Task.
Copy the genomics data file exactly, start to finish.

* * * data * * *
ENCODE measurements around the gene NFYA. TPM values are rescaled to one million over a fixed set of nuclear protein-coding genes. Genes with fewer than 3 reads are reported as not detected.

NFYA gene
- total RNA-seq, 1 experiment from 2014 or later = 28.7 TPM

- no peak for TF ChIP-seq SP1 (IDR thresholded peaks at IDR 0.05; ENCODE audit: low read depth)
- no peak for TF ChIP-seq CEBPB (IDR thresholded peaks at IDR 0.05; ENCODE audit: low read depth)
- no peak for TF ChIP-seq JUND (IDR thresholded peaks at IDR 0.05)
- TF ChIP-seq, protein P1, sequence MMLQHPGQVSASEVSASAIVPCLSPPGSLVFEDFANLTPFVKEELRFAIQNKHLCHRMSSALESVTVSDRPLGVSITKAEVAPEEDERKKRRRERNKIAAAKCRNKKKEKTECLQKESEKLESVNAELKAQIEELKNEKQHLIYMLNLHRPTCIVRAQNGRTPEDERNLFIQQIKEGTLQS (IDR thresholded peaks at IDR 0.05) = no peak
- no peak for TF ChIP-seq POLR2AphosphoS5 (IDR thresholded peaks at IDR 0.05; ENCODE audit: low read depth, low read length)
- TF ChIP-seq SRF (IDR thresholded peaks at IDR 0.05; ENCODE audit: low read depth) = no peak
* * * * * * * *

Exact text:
ENCODE measurements around the gene NFYA. TPM values are rescaled to one million over a fixed set of nuclear protein-coding genes. Genes with fewer than 3 reads are reported as not detected.

NFYA gene
- total RNA-seq, 1 experiment from 2014 or later = 28.7 TPM

- no peak for TF ChIP-seq SP1 (IDR thresholded peaks at IDR 0.05; ENCODE audit: low read depth)
- no peak for TF ChIP-seq CEBPB (IDR thresholded peaks at IDR 0.05; ENCODE audit: low read depth)
- no peak for TF ChIP-seq JUND (IDR thresholded peaks at IDR 0.05)
- TF ChIP-seq, protein P1, sequence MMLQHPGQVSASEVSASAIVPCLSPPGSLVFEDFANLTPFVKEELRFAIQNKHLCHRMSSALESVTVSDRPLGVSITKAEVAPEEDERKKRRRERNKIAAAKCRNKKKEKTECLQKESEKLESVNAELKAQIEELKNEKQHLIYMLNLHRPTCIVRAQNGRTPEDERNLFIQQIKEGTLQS (IDR thresholded peaks at IDR 0.05) = no peak
- no peak for TF ChIP-seq POLR2AphosphoS5 (IDR thresholded peaks at IDR 0.05; ENCODE audit: low read depth, low read length)
- TF ChIP-seq SRF (IDR thresholded peaks at IDR 0.05; ENCODE audit: low read depth) = no peak